Liverpool: 2020-21 Season Review

Liverpool finished the 2020-21 season with a 2-0 win over Crystal Palace, securing Champions League qualification in what has been an injury-ravaged year for Jurgen Klopp’s side. Missing their three senior centre-backs – Virgil van Dijk, Joe Gomez and Joel Matip – for large parts of the season, as well as a host of other key players, meant the make-up of Liverpool’s team has looked significantly different from the side that went on to win the Premier League comprehensively last year. Klopp has relied heavily on the nexus of senior players who were available, while some new faces have had to fill in the gaps left by those sidelined through injuries. This review aims to summarise the key developments to Liverpool’s squad during the 2020-21 season.


Liverpool played 52 games this season: 38 in the Premier League, 10 in the Champions League, two in the League Cup and two in the FA Cup. Below is a graph detailing the changes made per game to the starting line-up across the year. Klopp is not known as a manager that likes to tinker – unlike Pep Guardiola and Thomas Tuchel, for example. However, he does rotate heavily for cup games.

We see this trend in the graph below. During the first half of the season when Liverpool were navigating league, cup and European matches, Klopp was consistently making changes above his season average of 3.53. As the season progressed though, this changed. The three-game average was consistently below the season average during the second half of the season after Liverpool’s elimination from the FA Cup at the end of January. Albeit with a slight blip when they beat RB Leipzig 2-0 in the second leg of their Round of 16 tie.


But who were the players used the most by Klopp throughout the season? Well, the below scatter graph plots the availability and utility of Liverpool players this year in all competitions.

  • Availability is classed as the percentage of minutes a player was available for selection out of the total possible minutes in a season (out of 4,680 for Liverpool).
  • Utility is defined as the percentage of minutes played out of the total minutes available for selection.

As we can see from the graph below, thirteen players feature in the top-right quadrant that represents those with high availability and high utility. These are: Andy Robertson, Mohamed Salah, Trent Alexander-Arnold, Sadio Mane, Gini Wijnaldum, Alisson, Fabinho, Roberto Firmino, Ozan Kabak, Thiago, Jordan Henderson, Diogo Jota and Nathanial Phillips. Though it is worth pointing out that the latter five are cast away somewhat from the first eight, who are clearly the core group of players utilised most by Klopp this season.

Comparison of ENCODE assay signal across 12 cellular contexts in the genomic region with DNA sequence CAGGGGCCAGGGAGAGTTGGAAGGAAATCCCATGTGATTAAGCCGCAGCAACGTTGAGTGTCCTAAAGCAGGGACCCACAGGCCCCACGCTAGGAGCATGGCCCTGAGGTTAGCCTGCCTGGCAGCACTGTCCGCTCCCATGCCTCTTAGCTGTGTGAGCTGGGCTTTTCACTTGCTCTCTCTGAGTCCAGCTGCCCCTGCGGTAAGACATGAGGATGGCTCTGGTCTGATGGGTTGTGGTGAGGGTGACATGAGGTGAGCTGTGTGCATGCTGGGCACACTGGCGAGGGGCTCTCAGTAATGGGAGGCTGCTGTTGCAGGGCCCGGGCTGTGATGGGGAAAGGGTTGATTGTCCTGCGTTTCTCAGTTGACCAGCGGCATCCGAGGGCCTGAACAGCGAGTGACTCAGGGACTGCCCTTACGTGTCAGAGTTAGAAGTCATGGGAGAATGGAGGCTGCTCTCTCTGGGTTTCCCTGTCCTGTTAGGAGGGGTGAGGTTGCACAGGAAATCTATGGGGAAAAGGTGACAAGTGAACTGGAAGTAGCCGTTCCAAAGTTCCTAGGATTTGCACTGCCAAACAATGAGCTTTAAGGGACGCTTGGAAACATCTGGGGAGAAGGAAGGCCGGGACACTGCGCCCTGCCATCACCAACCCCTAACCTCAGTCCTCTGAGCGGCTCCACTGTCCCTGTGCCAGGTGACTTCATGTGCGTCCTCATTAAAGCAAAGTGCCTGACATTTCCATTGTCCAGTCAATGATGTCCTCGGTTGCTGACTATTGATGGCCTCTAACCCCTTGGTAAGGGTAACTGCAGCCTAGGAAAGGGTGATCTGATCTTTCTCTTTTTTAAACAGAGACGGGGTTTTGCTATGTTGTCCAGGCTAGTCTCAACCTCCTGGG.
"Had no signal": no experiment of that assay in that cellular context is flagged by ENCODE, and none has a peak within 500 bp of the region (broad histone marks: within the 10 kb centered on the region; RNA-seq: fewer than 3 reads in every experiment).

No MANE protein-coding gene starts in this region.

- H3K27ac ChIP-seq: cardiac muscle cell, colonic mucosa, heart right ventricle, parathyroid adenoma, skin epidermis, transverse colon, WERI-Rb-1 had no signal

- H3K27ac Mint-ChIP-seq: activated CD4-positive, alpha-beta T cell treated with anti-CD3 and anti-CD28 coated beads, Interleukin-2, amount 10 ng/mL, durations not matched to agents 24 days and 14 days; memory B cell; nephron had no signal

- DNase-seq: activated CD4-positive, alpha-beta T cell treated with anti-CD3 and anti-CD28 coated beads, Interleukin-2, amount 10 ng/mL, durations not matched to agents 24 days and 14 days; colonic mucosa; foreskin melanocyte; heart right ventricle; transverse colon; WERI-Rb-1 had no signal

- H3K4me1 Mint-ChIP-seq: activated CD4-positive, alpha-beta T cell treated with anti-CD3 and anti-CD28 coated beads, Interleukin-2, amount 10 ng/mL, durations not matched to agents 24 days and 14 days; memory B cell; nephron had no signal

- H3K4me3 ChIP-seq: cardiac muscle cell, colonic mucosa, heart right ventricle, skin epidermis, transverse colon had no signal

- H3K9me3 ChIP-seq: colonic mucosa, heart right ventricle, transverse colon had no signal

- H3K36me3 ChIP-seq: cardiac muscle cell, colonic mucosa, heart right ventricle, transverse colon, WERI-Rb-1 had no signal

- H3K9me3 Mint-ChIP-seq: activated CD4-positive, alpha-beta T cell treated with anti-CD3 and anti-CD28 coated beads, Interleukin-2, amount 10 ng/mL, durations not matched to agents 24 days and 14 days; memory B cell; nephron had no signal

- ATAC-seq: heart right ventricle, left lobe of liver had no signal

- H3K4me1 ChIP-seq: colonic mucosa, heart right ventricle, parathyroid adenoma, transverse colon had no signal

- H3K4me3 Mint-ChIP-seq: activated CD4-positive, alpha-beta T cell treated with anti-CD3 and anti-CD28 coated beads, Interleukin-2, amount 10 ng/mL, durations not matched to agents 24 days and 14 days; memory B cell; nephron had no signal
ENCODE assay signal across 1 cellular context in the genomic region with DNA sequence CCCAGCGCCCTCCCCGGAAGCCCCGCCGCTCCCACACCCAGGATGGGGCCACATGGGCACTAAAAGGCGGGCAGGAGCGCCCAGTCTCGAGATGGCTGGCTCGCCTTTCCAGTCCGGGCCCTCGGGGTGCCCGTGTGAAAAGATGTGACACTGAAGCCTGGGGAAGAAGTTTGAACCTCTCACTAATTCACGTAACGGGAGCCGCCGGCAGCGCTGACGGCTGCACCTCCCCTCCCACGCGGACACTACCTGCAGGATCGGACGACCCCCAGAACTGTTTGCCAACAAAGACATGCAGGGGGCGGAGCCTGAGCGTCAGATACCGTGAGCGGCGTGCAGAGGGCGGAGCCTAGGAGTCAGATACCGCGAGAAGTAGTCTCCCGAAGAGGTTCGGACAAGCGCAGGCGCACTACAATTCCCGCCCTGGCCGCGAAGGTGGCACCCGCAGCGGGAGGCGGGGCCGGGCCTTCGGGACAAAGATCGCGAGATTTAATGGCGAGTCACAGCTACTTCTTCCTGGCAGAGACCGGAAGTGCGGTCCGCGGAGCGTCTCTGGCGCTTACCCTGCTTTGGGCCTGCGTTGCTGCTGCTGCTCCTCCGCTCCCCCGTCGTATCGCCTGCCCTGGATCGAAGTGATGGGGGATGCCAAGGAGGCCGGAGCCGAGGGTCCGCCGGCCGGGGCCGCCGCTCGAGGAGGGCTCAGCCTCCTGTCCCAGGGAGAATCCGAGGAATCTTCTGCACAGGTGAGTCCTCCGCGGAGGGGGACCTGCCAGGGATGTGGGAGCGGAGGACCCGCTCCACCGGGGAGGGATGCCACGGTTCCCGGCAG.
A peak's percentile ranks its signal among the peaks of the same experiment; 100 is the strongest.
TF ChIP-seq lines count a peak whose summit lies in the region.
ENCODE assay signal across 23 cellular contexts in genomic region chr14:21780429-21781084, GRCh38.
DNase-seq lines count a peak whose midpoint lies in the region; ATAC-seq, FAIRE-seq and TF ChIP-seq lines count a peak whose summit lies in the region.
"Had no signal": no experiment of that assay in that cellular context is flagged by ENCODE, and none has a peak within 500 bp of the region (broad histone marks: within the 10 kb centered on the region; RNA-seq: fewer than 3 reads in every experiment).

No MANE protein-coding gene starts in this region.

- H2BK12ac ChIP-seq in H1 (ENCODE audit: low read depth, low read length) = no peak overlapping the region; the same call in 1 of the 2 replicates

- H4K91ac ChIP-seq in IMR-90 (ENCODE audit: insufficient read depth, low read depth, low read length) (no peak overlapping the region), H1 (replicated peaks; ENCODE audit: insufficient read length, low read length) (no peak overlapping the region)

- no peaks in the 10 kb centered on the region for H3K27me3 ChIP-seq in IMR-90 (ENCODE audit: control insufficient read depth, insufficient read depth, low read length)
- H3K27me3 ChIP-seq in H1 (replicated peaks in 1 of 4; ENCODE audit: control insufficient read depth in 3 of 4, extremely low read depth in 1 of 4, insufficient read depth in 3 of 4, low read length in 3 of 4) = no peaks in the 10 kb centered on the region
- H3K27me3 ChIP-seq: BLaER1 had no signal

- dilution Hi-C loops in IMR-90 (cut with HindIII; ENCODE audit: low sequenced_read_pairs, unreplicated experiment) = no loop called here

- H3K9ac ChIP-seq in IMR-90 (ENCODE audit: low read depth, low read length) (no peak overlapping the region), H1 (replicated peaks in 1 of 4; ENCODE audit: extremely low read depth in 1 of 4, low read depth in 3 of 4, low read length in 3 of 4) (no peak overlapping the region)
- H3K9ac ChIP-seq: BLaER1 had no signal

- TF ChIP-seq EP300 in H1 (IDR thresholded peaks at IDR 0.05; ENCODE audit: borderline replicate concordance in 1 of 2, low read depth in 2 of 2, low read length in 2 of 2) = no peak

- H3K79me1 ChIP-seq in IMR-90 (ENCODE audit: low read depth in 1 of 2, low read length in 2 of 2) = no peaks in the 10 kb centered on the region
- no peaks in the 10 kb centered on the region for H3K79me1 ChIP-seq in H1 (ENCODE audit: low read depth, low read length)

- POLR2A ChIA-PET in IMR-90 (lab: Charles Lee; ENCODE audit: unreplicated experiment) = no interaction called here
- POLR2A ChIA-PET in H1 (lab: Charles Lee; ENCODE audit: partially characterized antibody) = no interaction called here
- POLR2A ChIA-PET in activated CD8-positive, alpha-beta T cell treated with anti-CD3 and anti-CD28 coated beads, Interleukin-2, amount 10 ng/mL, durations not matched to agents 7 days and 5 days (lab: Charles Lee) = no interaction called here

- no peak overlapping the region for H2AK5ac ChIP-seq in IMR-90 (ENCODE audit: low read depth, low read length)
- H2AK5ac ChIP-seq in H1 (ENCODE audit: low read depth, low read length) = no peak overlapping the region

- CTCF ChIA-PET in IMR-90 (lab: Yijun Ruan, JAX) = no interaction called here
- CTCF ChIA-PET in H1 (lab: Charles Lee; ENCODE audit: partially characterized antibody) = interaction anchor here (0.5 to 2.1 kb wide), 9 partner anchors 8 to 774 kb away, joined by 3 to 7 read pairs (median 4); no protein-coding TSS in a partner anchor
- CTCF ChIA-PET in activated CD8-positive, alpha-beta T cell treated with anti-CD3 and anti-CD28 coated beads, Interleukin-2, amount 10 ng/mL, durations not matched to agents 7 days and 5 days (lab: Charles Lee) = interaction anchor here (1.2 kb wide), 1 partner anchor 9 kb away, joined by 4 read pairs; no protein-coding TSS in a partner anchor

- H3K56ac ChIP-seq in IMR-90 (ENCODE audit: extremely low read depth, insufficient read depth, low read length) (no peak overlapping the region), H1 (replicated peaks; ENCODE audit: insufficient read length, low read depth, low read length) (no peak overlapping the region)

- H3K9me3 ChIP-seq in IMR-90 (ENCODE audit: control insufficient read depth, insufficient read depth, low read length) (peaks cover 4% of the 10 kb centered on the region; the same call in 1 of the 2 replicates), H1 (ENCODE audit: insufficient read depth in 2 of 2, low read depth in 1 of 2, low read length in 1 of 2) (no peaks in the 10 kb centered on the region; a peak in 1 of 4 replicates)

Most interestingly, however, is that Liverpool have three players in the top-left quadrant that represents low availability yet high utility – a good sign that a starter has suffered serious injury problems. The fact that these three players are the Reds’ senior centre-backs – van Dijk, Gomez and Matip – highlights their problems in this position. It is the single biggest difference in Liverpool’s team make-up this year.


We see this pattern continue when looking at the total number of starts (as a percentage) and average number of starts before omission from Liverpool’s starting line-up for the 2020-21 season, detailed in the scatter graph below. Again, we have the same group of eight players to the right of the plot, who match up to those in the top-right corner of the availability vs. utility scatter graph.

However, we also have some outliers. Typically the graph points should curve upwards as squad players often start a fewer overall number of games as well as a fewer number of consecutive games, whereas starters enjoy longer spells in the line-up before omission. Yet in Liverpool’s graph there are four players outside of the trend: van Dijk, Kabak, Thiago and Henderson.

Interestingly, these players match up position-wise. Though he did not arrive at Anfield till the end of the January transfer window, Kabak filled the void left by van Dijk at centre-back, whereas Thiago filled Henderson’s gap in midfield when the English international suffered a groin injury in February. Essentially, these players were relied on heavily, but injuries prevented them from starting more games across the season.


What does this mean for their overall involvement in Liverpool’s season? Well, the below graph shows the percentage of minutes played across the entirety of the season and again highlights Klopp’s overreliance on eight players. Robertson, Salah, Trent, Wijnaldum, Alisson, Mane, Fabinho and Firmino were the ever-present figures in Liverpool’s team. Yet not a single one of those eight is an established centre-back.

If we adjust the figures to accommodate the fact that Liverpool play with two centre-backs, then the make-up of that position is as follows:

  • Together, midfielders Fabinho and Henderson played 31.27% of minutes
  • Nat Phillips – 18.43%
  • Rhys Williams – 14.45%
  • Kabak – 12.01%
  • Gomez – 9.50%
  • Matip – 9.25%
  • Van Dijk – 5.09%

Given the upheaval then, it is no surprise that Klopp relied so heavily on Alisson, Trent and Robertson as the stable figures in Liverpool’s defence. Their presence helped ensure that the Reds finished with the fourth best defence in the league, with only Manchester City, Chelsea and Arsenal conceding fewer goals. It suggests that Liverpool should recover well next season with the return of van Dijk, Gomez and Matip. Though it will take time for the trio to be back at their best, having a core group of players to support them will make the transition smoother.

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